|Infections by April 30 at 1% IFR||0.47 million||0.81 million||1.16 million|
|Infections by June 8 at 0.3% IFR||7.7 million||14.4 million||21.7 million|
|Infections by June 8 at 0.5% IFR||4.7 million||8.7 million||13.0 million|
|Infections by June 8 at 1% IFR||2.3 million||4.3 million||6.5 million|
Assumptions behind these estimates are given in detail in the supporting material. For the most part, they lead to underestimation of cases and fatalities. Nevertheless, to obtain 10 million infections at the end of April as suggested by the ICMR, we would need some combination of rapidly dropping case detection, a long case-fatality reporting delay, and a low infection fatality rate.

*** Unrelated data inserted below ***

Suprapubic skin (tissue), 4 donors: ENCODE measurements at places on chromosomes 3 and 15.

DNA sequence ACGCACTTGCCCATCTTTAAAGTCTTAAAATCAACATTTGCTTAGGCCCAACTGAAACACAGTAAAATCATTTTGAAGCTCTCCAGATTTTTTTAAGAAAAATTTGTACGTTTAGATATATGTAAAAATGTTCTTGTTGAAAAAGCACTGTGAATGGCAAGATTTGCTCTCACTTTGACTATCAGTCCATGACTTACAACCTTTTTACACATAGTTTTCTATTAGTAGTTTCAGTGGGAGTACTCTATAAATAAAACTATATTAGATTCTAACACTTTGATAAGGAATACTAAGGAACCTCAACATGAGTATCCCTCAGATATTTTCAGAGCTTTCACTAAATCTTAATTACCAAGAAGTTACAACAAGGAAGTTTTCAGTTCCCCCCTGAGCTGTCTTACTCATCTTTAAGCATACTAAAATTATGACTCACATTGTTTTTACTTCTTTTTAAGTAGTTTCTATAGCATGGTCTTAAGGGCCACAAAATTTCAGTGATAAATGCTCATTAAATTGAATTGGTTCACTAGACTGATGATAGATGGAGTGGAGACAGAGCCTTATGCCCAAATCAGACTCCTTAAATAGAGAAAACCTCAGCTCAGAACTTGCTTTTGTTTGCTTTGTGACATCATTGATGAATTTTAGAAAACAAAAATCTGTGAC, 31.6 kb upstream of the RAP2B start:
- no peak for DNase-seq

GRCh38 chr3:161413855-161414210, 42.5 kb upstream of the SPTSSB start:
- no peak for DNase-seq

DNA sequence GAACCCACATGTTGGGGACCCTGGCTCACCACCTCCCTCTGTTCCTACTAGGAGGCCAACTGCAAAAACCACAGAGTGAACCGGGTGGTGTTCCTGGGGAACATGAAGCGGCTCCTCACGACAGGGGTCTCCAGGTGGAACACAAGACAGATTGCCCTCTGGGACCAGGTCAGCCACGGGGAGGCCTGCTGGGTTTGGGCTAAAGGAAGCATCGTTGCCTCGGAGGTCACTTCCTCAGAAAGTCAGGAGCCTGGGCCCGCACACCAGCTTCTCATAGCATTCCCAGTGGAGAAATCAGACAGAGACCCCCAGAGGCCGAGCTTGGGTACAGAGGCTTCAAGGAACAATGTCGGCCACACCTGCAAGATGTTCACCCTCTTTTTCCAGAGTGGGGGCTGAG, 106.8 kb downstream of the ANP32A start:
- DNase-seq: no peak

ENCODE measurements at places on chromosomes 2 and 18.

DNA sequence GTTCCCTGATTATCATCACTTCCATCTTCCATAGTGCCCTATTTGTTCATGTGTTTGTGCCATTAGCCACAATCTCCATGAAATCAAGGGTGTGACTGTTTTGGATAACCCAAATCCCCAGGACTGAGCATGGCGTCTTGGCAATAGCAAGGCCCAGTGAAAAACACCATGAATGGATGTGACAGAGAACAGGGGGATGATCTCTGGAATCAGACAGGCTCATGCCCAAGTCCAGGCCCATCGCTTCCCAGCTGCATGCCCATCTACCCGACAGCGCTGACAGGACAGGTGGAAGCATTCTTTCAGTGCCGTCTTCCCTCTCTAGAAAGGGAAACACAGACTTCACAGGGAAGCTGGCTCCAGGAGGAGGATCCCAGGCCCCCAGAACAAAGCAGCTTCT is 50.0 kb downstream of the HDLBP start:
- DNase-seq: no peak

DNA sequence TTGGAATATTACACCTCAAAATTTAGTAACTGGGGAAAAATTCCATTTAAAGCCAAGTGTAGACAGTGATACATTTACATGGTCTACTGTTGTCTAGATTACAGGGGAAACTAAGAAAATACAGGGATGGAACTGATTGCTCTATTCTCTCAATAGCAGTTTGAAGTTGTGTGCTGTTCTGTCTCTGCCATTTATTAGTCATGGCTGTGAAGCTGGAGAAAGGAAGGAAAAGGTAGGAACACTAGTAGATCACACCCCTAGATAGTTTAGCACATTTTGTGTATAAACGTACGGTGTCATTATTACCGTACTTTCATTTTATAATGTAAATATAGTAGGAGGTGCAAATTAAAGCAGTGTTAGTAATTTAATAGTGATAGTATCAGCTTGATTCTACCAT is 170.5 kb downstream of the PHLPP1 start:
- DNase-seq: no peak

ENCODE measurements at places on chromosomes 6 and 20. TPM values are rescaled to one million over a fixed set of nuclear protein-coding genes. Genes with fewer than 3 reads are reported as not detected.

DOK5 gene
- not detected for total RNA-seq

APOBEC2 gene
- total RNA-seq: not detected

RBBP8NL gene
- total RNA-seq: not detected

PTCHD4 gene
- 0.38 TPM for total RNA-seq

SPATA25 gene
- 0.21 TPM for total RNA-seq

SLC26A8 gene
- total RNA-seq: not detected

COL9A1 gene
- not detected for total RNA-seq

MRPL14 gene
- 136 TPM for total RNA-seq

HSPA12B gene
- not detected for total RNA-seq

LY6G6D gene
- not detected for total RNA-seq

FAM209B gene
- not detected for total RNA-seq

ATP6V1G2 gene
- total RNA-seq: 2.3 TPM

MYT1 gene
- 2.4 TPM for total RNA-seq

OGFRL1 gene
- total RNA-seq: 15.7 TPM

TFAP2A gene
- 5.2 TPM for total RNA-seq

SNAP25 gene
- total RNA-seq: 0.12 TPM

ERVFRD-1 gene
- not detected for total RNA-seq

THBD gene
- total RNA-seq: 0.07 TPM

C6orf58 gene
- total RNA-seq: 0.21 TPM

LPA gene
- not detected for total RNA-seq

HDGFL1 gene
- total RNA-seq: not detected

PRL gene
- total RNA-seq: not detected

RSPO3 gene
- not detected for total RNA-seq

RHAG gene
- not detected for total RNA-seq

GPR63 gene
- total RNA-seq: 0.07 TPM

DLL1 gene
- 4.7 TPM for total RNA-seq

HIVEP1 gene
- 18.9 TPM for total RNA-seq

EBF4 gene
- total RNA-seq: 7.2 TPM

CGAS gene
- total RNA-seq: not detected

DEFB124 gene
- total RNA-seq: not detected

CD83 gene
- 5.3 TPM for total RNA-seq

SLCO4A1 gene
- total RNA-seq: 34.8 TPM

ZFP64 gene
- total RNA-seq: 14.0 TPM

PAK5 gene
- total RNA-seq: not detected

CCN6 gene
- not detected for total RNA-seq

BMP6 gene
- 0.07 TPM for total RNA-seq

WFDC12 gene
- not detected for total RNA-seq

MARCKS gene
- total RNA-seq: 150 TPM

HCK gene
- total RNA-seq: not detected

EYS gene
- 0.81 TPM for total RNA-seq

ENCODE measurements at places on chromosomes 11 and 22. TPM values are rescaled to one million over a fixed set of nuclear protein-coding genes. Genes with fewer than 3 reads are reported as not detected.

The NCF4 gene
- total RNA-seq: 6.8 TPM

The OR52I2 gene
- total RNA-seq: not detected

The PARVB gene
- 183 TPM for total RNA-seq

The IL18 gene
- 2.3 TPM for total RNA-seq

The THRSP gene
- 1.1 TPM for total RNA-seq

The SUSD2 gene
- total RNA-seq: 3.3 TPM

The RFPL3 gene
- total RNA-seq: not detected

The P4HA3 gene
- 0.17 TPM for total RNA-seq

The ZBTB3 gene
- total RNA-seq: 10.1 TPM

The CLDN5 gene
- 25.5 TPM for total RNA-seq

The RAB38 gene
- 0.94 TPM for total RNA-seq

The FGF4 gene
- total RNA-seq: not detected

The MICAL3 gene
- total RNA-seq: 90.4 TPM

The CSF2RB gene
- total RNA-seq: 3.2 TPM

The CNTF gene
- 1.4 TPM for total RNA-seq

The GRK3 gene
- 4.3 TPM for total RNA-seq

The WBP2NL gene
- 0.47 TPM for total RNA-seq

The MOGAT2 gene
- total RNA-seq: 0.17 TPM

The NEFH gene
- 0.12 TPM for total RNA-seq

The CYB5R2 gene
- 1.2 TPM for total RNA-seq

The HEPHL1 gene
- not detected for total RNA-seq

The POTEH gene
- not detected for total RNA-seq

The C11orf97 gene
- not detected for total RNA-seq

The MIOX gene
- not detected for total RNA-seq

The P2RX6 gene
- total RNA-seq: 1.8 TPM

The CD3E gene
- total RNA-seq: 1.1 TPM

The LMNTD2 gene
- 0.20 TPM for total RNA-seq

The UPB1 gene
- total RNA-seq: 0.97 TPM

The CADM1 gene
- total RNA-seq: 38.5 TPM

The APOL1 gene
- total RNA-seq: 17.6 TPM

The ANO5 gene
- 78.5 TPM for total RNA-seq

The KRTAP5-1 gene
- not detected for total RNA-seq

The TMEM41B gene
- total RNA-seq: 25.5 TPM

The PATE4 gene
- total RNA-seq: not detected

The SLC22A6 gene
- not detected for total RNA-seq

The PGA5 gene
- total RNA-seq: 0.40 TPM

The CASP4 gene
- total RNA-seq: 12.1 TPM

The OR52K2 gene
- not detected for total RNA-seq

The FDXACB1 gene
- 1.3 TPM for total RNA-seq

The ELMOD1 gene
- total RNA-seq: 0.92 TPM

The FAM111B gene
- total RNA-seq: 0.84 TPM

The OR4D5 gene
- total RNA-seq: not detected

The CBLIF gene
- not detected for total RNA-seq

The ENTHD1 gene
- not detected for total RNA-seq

Were the ICMR’s prevalence figures credible? The ICMR’s claim of 0.73% prevalence in late April lies quite far above the range of estimates above. The very low case detection and infection fatality rate estimates it implies should be a warning sign about its credibility. Since the ICMR’s analysis has not been published, one is forced to use some detective work to understand how this figure might have been calculated. The key finding is that the figure is highly sensitive to minor inaccuracies in the estimation of test-kit properties and should be treated with scepticism.
Was disease surveillance really as poor as the ICMR’s numbers suggest? Case detection of under 5% is quite normal, but the 0.35% suggested by the ICMR’s numbers is very poor indeed. This would, if correct, be a huge indictment of India’s Covid-19 surveillance systems. Again, it seems more likely that prevalence was overestimated rather than that case detection was really so poor.